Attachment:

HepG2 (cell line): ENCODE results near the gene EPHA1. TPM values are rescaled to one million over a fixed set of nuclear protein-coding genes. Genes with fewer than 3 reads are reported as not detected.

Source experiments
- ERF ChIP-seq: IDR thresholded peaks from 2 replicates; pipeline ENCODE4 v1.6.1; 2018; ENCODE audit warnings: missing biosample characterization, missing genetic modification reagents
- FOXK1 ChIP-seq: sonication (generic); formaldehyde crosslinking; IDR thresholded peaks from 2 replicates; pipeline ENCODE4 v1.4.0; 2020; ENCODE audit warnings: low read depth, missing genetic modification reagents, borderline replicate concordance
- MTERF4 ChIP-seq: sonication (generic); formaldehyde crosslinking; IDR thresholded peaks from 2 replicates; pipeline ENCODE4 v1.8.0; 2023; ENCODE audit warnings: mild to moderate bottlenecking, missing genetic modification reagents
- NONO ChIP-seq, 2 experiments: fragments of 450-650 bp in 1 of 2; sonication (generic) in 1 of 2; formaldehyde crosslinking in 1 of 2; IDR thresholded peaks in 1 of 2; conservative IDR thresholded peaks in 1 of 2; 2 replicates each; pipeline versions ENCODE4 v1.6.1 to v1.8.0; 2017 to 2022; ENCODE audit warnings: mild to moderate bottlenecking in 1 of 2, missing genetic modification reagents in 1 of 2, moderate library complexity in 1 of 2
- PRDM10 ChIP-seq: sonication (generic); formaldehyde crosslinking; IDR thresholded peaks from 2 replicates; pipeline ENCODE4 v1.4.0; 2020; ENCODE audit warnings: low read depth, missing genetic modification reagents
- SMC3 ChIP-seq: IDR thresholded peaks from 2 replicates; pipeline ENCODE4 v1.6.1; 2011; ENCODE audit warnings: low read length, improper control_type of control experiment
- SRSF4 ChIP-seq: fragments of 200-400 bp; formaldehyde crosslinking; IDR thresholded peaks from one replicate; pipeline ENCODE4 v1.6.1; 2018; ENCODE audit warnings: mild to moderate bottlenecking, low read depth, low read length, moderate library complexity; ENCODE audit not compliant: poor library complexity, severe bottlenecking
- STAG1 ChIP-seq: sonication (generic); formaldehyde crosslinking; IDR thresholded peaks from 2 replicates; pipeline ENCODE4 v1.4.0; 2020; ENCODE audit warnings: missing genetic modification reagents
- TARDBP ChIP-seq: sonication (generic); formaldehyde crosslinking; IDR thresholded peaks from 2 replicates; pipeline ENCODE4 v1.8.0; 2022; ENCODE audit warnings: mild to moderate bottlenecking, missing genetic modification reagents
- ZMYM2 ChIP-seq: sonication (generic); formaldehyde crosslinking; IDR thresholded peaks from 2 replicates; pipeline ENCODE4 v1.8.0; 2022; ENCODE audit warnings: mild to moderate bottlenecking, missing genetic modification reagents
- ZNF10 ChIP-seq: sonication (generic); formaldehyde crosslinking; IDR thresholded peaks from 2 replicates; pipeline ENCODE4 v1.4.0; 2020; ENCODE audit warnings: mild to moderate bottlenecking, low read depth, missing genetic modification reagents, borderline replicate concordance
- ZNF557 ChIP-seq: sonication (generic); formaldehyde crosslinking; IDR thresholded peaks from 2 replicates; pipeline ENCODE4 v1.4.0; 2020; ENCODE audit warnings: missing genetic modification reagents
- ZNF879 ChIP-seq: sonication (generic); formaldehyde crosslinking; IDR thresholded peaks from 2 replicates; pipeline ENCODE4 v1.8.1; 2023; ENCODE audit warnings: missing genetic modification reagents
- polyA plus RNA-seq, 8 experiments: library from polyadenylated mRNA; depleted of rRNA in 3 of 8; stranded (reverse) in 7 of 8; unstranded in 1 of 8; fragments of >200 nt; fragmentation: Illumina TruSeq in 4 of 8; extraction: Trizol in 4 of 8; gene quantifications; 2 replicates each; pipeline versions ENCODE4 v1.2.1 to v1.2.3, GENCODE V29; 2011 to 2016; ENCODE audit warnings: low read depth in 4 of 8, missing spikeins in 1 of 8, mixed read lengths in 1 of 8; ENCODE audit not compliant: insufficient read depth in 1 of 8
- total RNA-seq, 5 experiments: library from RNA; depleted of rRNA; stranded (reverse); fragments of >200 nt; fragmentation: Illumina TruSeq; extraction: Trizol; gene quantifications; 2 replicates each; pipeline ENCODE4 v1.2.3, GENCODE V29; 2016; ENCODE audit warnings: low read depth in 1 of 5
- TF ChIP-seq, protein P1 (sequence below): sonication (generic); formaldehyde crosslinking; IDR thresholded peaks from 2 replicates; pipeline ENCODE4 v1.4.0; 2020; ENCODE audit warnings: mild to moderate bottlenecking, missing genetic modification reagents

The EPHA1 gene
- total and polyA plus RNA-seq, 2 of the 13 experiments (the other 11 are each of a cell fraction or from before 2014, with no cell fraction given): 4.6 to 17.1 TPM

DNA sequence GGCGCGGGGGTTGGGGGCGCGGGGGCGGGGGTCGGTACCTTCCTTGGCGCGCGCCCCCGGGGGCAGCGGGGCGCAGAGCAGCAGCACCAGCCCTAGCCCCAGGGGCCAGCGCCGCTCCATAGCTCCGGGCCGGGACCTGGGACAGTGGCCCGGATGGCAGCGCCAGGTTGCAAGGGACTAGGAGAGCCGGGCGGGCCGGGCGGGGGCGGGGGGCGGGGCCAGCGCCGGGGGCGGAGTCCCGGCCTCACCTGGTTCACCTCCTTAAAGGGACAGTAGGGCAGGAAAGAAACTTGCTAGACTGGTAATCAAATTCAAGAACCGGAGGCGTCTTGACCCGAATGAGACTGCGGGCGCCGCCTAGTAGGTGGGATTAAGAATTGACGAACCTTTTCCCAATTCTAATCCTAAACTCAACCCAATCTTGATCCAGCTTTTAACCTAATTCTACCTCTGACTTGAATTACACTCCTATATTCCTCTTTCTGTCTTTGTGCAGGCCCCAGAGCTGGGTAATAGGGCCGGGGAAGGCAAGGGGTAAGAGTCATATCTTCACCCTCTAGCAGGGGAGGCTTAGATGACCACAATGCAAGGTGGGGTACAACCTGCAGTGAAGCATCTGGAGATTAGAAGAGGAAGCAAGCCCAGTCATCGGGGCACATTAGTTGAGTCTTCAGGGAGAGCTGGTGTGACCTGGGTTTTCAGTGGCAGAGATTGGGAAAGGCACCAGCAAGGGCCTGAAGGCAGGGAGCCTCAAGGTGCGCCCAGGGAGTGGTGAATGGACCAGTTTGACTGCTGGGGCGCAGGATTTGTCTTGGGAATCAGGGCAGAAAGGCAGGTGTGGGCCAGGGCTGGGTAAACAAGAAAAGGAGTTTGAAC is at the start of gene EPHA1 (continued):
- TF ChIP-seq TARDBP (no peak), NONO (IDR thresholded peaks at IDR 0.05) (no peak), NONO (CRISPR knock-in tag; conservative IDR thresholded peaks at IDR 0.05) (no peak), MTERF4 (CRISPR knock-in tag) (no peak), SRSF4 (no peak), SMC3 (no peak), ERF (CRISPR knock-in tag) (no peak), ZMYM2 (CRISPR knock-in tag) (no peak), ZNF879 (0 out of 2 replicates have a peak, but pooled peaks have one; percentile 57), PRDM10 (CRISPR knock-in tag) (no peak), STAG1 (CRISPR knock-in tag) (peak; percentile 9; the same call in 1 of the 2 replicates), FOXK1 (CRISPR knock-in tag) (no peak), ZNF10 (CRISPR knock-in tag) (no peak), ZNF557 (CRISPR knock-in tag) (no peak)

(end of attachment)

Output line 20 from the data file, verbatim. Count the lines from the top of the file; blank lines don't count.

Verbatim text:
- total and polyA plus RNA-seq, 2 of the 13 experiments (the other 11 are each of a cell fraction or from before 2014, with no cell fraction given): 4.6 to 17.1 TPM